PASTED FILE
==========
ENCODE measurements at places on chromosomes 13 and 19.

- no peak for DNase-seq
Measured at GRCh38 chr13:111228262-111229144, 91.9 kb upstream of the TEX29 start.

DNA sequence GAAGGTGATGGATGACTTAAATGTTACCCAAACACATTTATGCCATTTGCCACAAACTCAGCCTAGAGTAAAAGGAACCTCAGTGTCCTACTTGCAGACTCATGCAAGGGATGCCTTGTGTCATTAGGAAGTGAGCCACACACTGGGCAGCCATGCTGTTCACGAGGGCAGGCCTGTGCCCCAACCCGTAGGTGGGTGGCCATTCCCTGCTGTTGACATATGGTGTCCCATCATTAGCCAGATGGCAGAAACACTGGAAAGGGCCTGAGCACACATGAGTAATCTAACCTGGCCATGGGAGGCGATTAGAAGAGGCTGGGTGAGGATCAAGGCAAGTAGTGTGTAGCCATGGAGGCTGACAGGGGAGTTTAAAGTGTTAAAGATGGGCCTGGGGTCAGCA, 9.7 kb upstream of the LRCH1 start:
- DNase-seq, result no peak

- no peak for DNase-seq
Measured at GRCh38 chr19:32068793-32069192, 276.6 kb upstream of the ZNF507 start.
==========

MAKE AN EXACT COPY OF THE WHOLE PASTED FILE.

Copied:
ENCODE measurements at places on chromosomes 13 and 19.

- no peak for DNase-seq
Measured at GRCh38 chr13:111228262-111229144, 91.9 kb upstream of the TEX29 start.

DNA sequence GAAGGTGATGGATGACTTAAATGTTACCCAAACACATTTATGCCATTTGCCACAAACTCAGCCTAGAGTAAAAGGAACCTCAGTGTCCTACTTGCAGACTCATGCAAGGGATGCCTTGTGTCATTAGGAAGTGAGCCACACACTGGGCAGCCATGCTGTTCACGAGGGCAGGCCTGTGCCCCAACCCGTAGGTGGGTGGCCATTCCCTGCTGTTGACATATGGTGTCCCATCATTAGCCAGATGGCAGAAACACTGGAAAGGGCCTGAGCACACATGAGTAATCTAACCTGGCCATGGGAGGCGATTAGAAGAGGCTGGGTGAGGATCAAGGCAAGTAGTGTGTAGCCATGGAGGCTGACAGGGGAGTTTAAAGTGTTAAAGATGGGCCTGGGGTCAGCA, 9.7 kb upstream of the LRCH1 start:
- DNase-seq, result no peak

- no peak for DNase-seq
Measured at GRCh38 chr19:32068793-32069192, 276.6 kb upstream of the ZNF507 start.